Platte County experiences smooth election evening
Although primary and general election nights are typically a little chaotic, Platte County Election Commissioner Diane Olmer said the overall process Tuesday ran smoother than she expected.
After polls closed at 8 p.m. Tuesday, workers at each site hit the grounds running by counting votes before delivering ballots to Olmer’s office inside the Platte County Court House, 2610 14th St.
Among the 30 precincts, there were 27 polling locations located throughout the county, including Ag Park, Peace Lutheran Church, Federated Church and Palestine Baptist Church in St. Edward. There were at least five poll workers at each site.
Olmer said workers didn’t leave her office until 1 a.m. Wednesday because two-piece ballots were issued this year instead of one, resulting in total numbers coming in later than usual.
Despite that, Olmer said this year’s election process was one of the smoothest so far, noting nothing out of the ordinary happened. In the past, she said there were situations where scanners didn’t work and poll workers arrived late on site. In 2008, she said there were about 500 ballots that weren’t able to be scanned because of issues with the way the ballots were printed.
However, Olmer said that when issues arise she and her staff make an effort to learn from them so that lightning doesn’t strike twice during an already stressful situation.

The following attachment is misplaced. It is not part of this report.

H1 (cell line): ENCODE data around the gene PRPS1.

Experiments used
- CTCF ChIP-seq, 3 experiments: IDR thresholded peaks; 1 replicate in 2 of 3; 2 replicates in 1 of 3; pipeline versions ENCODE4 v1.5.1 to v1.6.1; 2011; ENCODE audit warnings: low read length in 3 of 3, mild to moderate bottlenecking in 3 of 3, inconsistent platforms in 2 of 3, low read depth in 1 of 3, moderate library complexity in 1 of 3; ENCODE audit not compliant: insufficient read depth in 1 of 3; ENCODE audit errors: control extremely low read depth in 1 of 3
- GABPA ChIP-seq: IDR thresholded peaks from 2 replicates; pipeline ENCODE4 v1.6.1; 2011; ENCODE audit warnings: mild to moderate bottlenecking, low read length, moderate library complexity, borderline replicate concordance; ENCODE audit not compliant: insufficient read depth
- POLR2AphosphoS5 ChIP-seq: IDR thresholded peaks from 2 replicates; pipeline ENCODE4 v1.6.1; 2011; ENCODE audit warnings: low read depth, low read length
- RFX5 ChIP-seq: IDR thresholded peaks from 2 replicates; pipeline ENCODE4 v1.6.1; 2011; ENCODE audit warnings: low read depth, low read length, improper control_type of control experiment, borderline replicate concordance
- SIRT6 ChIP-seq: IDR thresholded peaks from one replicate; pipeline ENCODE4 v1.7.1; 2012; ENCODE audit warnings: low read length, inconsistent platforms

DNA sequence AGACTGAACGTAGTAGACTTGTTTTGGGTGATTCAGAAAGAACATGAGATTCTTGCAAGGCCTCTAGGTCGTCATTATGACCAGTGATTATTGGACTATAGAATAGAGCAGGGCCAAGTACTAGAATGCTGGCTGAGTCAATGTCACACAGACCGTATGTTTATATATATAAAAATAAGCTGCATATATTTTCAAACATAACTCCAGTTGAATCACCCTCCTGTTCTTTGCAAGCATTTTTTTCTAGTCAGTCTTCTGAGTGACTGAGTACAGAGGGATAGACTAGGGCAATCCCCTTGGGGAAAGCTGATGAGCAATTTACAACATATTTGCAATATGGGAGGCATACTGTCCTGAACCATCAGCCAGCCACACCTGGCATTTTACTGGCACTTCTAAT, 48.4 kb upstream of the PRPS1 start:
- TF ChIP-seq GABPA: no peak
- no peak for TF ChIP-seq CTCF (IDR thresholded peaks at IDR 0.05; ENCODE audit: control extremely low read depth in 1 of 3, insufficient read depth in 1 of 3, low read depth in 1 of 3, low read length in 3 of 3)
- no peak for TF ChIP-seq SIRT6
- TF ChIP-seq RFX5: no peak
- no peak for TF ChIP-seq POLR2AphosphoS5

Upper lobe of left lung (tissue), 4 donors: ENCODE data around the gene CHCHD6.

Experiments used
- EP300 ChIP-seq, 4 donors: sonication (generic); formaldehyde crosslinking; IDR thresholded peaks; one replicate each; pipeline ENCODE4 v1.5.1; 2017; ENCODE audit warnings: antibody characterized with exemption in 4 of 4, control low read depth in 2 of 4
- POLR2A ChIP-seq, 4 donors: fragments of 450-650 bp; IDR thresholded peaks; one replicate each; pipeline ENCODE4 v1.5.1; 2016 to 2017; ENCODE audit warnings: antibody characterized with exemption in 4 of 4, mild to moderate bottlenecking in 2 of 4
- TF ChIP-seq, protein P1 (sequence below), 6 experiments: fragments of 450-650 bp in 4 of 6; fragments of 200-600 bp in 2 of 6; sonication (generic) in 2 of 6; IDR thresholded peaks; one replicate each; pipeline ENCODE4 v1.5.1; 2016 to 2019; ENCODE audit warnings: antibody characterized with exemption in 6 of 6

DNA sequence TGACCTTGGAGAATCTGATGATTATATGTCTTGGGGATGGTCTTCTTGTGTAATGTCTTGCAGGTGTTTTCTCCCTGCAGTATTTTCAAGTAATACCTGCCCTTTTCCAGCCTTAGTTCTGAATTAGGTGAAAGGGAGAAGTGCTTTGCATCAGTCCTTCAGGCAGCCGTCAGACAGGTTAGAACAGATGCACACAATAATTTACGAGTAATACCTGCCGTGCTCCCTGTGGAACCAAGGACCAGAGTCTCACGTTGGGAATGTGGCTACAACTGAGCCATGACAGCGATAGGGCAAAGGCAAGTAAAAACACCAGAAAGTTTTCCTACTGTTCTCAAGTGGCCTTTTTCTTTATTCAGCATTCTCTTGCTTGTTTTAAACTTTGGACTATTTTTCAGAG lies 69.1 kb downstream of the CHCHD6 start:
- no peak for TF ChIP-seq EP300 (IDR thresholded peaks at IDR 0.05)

As predicted by Olmer, this year’s gubernatorial election voter turnout was higher than in 2014 when Gov. Pete Ricketts first took office. There were a total of 11,073 (54.85 percent) Platte County votes cast on Tuesday exceeding the 2014’s total of 9,441 (49 percent).
There were 1,817 absentee ballots – which are votes cast by someone who is unable or unwilling to attend the official polling station – issued before Tuesday. These numbers also exceeded the 2014 General Election’s total of 1,543 absentee ballots issued.
Linda Davis, a clerk at the Platte County Election Commissioner’s office, said the only abnormality that occurred on Tuesday was the high volumes of calls inquiring about voter registration and polling sites.
“I think it went as normal as it could be,” said Davis, who has served the department for two years.
Olmer expressed her gratitude toward her workers and officers who worked hard to ensure a smooth evening.
Although results are published online, Olmer said the numbers are not yet 100-percent official. She said the total does not include provisional and write-in ballots from each precinct.
Provisional and write-in ballots, Olmer said, are issued to Platte County residents who have moved away and didn’t change their addresses in time for election or have simply forgotten to do so. Regardless of the reason, she said these individuals have the right to cast their votes.
Olmer said hopes to tally these numbers up by 3 p.m. on Friday after double-checking each registrants information to avoid someone from voting twice, which is a Class 4 felony.
Olmer added she hopes to have final numbers available sometime early next week.
“It (the election) went well,” she said.
Natasya Ong is a reporter for The Columbus Telegram. Reach her via email at email@example.com.